|Systematic (IUPAC) name|
|Legal status||Prohibited (S9) (AU) Schedule I (US)|
|Dependence liability||Very High|
|Synonyms||Desomorphine, Dihydrodesoxymorphine, Permonid|
|Mol. mass||271.354 g/mol|
| (what is this?)
Desomorphine (dihydrodesoxymorphine, Permonid) is an opioid first patented in 1932 in the United States that is a derivative of morphine, where the 6-hydroxyl group has been removed and the 7,8 double bond has been reduced. It has sedative and analgesic effects, and is around 8-10 times more potent than morphine. It was used[clarification needed] in Switzerland under the brand name Permonid, and was described as having a fast onset and a short duration of action, with relatively little nausea or respiratory depression compared to equivalent doses of morphine. The traditional synthesis of desomorphine starts from α-chlorocodide, which is itself obtained by reacting thionyl chloride with codeine. By catalytic reduction, α-chlorocodide gives dihydrodesoxycodeine, which yields desomorphine on demethylation.
Desomorphine attracted attention in 2010 in Russia due to an increase in clandestine production, presumably due to its relatively simple synthesis from codeine. The drug is easily made from codeine, iodine and red phosphorus, in a process similar to the manufacture of methamphetamine from pseudoephedrine; like methamphetamine, desomorphine made this way is often highly impure and is contaminated with various toxic and corrosive byproducts. The street name in Russia for home-made desomorphine is "krokodil" (крокодил, crocodile), reportedly due to the scale-like appearance of skin of its users and the derivation from chlorocodide. Due to difficulties in procuring heroin, combined with easy and cheap access to over-the-counter pharmacy products containing codeine in Russia, use of "krokodil" has been on the increase. The high associated with krokodil is akin to that of heroin, but lasts a much shorter period. While the effects of heroin use can last four to eight hours, the effects of krokodil do not usually extend past one and one half hours, with the symptoms of withdrawal setting in soon after. Krokodil takes roughly 30 minutes to an hour to prepare with over-the-counter ingredients in a kitchen. Since the home-made mix is routinely injected immediately with little or no further purification, "krokodil" has become notorious for producing severe tissue damage, phlebitis and gangrene, sometimes requiring limb amputation in long-term users. The amount of tissue damage is so high that addicts' life expectancies are said to be as low as two to three years, especially as they are often highly susceptible to infections and gangrene due to widespread HIV infection among injecting drug users in Russia.
Abuse of home-made desomorphine was first reported in middle and eastern Siberia in 2002, but has since spread throughout Russia and the neighboring former Soviet republics. In October 2011, indications of "krokodil" use were found in Germany, with some media outlets claiming several dead users. One death in Poland in December 2011 was also believed to be caused by "krokodil" use, and its use has been confirmed among Russian expatriate communities in a number of other European countries.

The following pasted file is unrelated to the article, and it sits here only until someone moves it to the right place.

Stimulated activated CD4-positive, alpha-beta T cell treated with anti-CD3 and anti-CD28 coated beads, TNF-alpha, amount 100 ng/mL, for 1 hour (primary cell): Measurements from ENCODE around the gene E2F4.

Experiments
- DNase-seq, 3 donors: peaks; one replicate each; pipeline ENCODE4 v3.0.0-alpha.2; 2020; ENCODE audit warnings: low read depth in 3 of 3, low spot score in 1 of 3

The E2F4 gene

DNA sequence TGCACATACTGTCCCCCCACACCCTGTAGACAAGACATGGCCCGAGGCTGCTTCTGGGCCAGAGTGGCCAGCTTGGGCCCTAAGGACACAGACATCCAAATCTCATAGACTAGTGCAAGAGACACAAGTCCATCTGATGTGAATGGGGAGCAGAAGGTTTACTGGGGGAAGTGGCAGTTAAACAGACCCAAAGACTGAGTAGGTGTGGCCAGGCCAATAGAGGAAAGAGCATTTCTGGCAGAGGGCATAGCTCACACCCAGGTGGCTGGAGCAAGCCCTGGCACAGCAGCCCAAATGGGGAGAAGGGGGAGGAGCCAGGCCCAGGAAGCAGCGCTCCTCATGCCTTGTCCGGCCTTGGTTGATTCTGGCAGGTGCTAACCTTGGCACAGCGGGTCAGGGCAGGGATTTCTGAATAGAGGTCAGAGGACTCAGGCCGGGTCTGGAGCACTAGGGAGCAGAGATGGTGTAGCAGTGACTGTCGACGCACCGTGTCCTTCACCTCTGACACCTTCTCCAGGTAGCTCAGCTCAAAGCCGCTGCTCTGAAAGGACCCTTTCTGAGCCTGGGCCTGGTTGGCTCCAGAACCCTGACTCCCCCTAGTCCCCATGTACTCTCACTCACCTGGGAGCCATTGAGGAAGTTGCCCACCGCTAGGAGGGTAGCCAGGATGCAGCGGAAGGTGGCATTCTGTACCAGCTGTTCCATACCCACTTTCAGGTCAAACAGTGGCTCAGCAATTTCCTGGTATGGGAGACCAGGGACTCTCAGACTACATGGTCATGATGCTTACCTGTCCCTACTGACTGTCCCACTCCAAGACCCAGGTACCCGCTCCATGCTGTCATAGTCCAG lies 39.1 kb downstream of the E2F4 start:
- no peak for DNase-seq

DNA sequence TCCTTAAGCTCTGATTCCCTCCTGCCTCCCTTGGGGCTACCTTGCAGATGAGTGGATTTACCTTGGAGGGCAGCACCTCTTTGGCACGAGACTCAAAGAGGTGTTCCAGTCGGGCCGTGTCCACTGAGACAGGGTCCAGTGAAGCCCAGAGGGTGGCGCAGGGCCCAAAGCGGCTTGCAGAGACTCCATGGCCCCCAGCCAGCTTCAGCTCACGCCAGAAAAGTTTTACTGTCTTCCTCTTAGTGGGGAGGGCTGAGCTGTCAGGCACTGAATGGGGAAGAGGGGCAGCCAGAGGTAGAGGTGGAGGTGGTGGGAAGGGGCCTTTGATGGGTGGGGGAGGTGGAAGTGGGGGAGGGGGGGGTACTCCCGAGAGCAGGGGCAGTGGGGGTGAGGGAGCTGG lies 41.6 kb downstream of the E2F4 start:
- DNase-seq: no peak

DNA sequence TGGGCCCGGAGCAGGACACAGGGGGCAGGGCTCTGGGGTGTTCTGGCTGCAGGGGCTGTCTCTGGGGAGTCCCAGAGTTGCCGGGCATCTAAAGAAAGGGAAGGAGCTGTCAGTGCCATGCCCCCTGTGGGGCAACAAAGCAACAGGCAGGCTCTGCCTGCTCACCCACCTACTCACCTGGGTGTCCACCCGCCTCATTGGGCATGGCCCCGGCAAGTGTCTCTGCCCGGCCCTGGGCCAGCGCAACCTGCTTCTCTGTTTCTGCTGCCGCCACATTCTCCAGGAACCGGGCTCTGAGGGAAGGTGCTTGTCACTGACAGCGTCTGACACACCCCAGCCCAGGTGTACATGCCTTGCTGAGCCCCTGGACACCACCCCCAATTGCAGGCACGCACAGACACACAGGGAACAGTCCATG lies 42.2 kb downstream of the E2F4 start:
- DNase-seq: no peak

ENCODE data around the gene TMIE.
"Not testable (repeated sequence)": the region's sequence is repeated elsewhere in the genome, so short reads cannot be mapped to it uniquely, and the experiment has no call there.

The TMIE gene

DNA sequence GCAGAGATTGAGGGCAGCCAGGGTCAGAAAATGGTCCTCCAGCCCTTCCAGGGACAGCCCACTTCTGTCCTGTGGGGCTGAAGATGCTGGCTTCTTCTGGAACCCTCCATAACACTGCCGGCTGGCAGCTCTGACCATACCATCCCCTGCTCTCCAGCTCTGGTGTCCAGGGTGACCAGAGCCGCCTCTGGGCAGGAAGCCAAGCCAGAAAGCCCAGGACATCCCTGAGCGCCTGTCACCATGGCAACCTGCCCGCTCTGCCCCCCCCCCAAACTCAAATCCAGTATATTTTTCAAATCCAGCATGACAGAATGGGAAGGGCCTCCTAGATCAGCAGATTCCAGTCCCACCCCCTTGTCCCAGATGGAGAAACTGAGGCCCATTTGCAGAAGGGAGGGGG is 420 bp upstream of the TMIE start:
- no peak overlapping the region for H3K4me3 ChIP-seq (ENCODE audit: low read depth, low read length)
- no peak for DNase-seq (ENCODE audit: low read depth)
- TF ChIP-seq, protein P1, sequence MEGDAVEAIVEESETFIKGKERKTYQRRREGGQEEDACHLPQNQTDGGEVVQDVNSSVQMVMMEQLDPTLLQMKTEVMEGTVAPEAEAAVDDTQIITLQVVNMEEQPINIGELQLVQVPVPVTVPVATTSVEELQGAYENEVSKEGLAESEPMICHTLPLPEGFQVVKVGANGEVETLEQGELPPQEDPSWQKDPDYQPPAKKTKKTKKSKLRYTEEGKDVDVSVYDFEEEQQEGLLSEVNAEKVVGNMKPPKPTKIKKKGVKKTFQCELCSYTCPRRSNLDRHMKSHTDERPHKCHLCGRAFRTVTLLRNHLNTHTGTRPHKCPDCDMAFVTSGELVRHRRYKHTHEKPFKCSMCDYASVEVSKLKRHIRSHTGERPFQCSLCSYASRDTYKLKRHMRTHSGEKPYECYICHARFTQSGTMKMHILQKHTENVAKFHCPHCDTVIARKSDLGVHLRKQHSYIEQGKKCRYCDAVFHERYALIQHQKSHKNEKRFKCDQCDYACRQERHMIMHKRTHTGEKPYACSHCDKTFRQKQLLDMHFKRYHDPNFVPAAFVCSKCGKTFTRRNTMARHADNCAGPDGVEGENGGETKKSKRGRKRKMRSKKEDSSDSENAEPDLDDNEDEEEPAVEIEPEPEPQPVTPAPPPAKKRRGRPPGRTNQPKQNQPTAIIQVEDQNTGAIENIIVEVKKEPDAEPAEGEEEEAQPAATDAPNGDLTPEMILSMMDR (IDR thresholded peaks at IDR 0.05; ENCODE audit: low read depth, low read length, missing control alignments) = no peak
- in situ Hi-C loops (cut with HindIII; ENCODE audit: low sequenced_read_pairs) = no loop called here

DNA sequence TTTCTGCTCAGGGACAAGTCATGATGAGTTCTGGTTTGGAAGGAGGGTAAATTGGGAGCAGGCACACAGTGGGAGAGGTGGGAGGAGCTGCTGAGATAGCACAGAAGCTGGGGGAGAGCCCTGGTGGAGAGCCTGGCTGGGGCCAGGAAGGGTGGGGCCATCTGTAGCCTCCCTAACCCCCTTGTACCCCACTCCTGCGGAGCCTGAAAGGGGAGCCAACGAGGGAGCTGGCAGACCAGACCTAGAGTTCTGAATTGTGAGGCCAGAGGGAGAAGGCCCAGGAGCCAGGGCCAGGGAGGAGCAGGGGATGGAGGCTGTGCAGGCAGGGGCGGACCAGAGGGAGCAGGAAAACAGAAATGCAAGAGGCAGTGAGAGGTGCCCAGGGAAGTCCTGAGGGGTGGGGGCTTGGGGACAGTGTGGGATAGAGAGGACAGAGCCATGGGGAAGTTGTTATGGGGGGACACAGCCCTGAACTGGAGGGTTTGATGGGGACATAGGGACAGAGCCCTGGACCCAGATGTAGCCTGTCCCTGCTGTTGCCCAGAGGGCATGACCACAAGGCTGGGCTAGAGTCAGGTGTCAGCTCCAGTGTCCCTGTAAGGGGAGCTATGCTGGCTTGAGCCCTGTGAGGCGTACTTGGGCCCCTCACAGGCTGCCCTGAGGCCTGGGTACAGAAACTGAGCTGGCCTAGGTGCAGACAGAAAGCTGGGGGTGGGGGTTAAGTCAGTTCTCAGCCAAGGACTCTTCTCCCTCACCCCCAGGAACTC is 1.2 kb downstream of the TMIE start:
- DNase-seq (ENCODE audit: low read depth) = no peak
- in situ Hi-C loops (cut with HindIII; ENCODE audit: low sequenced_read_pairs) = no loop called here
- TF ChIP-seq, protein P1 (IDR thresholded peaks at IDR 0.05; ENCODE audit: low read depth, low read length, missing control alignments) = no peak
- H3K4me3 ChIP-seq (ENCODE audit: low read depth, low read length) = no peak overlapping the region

Even in lesser cases, users can lose motor skills from the brain damage that the drug can do.
Other ingredients 
While crude amateur attempts to make krokodil will almost invariably still contain some remaining codeine as well as other, "accidentally produced" synthetic opioids such as iodocodeine, some of the krokodil produced also contains other drugs. For example, the codeine pills sold in Russia may also contain ingredients such as caffeine, paracetamol, or diphenhydramine (coincidentally an opioid potentiator); while chemicals such as tropicamide, found in over the counter eyedrops, may also be added to the mixture in attempt to prolong or enhance the experience.
See also 
- Methyldesorphine - sometimes also found in samples of "Krokodil" seized by police
- N-Phenethylnordesomorphine - a more complexly modified derivative
- US patent 1980972, Lyndon Frederick Small, "MORPHINE DERIVATIVE AND PROCESSES", published 1934-19-07, issued 1934-13-11
- Casy, Alan F.; Parfitt, Robert T. (1986). Opioid analgesics: chemistry and receptors. New York: Plenum Press. p. 32. ISBN 978-0-306-42130-3.
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- Savchuk, S. A.; Barsegyan, S. S.; Barsegyan, I. B.; Kolesov, G. M. (2011). "Chromatographic study of expert and biological samples containing desomorphine". Journal of Analytical Chemistry 63 (4): 361–70. doi:10.1134/S1061934808040096.
- Priymak, Arthur (June 23, 2011). "Desomorphine, drug for the poor, kills all of its victims". Pravda.
- Veronese, Keith. "Krokodil: Russia’s Designer Drug That Will Eat Your Flesh". Retrieved 2012-11-27.
- Walker, Shaun (June 22, 2011). "Krokodil: The drug that eats junkies". The Independent.
- Shuster, Simon (June 20, 2011). "The Curse of the Crocodile: Russia's Deadly Designer Drug". Time.
- Snap goes the Crocodile. Marina Akhmedova, 3 August 2012. Russky Reporter Magazine
- "Deutschland kämpft gegen neue todesdroge" [Germany fights new death-drug]. Bild (in German). October 14, 2011. Retrieved 2011-11-10.
- Skowronek, R.; Celiński, R.; Chowaniec, C. A. (2012). ""Crocodile" – new dangerous designer drug of abuse from the East". Clinical Toxicology 50 (4): 269. doi:10.3109/15563650.2012.660574. PMID 22385107.
- Shuster, Simon. "The Curse of the Crocodile:Russia's Deadly Designer Drug". Time. Retrieved 17 April 2013.
- "Siberia: Krokodil Tears - Full Length". Retrieved May 14, 2012.